SA: It’s difficult to date medieval Gaelic texts in any way precisely unless they contain references to particular historical events or personages, so we try to assign these generally, suggesting centuries or linguistic periods to which they belong. The situation is complicated even further in the case of some of the texts that contain information on tattooing in that the words and phrases of interest to us were added as ‘glosses’, or notes in the margins or above the lines after the original texts were written in manuscripts – and some such notes probably accrued centuries later. So, we have some evidence that dates from the Old Gaelic period, that is c. 700-900 AD, but the notes that I will be mentioning may well have been added several centuries later. As far as we know, all of the texts in question come from Ireland, but of course the medieval Gaelic world took in also much of what is now Scotland.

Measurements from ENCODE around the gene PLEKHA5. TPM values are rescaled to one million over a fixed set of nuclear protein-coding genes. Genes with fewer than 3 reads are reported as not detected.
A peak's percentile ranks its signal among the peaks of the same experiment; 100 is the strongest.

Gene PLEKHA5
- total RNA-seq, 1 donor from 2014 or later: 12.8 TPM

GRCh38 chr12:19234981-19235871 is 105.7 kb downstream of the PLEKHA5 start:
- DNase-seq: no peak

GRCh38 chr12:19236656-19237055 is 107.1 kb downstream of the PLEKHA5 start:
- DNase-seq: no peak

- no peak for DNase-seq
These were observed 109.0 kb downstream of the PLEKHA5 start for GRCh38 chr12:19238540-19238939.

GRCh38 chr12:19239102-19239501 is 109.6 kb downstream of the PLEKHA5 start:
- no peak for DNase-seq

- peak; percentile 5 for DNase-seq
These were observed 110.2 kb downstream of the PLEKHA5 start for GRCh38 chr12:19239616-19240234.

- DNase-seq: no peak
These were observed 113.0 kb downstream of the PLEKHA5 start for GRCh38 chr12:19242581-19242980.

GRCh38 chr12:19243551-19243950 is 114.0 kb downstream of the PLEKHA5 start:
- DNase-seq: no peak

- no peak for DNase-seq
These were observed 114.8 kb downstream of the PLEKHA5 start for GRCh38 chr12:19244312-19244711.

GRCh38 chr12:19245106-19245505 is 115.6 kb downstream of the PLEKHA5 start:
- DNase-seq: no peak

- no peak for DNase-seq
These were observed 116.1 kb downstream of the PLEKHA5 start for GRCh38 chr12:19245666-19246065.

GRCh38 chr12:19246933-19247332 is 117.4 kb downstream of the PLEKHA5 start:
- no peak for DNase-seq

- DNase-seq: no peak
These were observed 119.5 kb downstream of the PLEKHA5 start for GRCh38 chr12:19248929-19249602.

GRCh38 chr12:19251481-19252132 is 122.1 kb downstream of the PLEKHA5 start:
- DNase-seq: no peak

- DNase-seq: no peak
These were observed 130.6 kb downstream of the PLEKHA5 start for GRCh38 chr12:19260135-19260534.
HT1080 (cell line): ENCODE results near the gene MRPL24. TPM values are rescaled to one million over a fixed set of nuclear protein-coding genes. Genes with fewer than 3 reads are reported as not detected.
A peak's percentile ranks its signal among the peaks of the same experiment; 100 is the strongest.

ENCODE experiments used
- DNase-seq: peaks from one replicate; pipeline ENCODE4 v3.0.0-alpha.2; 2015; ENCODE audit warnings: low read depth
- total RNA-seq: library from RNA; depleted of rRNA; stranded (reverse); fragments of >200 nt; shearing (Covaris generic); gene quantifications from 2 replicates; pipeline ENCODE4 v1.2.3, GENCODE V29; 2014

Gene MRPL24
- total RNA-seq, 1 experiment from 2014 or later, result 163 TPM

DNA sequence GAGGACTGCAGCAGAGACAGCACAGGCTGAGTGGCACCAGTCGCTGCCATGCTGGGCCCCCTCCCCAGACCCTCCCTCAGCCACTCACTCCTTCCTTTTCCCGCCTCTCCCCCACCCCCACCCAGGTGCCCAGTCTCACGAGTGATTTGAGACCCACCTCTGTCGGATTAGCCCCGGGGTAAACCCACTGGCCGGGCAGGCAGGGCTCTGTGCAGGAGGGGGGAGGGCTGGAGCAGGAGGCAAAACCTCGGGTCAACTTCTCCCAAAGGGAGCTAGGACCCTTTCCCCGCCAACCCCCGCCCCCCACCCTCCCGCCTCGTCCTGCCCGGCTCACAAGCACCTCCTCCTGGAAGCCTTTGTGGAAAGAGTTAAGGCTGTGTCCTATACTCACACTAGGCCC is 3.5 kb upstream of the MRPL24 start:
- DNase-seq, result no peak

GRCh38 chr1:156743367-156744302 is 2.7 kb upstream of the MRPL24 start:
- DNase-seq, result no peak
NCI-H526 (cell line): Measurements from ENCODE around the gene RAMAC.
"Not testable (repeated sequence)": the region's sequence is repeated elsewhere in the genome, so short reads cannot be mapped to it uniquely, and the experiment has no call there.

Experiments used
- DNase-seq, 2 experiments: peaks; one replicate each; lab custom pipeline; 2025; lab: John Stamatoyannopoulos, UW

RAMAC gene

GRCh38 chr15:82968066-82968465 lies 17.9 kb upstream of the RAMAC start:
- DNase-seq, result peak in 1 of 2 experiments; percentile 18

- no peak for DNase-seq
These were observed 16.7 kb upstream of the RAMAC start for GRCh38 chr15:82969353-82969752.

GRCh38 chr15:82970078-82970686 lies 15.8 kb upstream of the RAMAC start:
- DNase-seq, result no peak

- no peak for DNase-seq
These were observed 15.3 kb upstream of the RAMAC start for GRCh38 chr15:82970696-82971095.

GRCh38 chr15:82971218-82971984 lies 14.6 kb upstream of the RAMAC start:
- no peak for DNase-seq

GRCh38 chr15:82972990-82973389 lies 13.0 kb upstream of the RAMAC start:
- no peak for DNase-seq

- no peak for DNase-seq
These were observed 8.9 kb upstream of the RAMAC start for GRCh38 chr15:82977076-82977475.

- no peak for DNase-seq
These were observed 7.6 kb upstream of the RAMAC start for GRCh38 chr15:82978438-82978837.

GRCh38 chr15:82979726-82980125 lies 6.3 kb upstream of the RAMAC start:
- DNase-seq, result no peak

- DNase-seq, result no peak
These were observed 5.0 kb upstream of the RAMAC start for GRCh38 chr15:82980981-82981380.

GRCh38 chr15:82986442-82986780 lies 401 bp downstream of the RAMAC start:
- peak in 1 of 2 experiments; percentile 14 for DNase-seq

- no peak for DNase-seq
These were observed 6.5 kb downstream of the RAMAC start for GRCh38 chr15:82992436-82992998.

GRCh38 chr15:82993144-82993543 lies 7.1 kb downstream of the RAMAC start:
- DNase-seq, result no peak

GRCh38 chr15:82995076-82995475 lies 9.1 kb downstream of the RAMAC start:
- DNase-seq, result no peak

EM: So, what do these textual references tell us? What, when, where, why, and how were people getting tattooed in the medieval Gaelic world?

SA: Well, we don’t know how closely what is stated in various legal and literary texts corresponds to practices actually carried out in medieval Ireland, but we have at least one reference which seems to indicate tattooing on the calf of the leg. There is a text generally known as ‘The Cauldron of Poesy’ in English (it begins Moí Coire coir Goiriath ‘Mine is the proper Cauldron of Goiriath’ in the original Gaelic text), which might have been composed as early as the 8th century.

It refers to a fictional character named ‘white-kneed, blue-shanked, grey-bearded Amairgen’ (Amargen glúngel garrglas grélíath). Later someone added a note to the manuscript, explaining the name. This has been edited and translated as: colpa iarna crechad no ica tá in colpa glas iarna crechadh ‘a tattooed shank, or who has the blue tattooed shank’.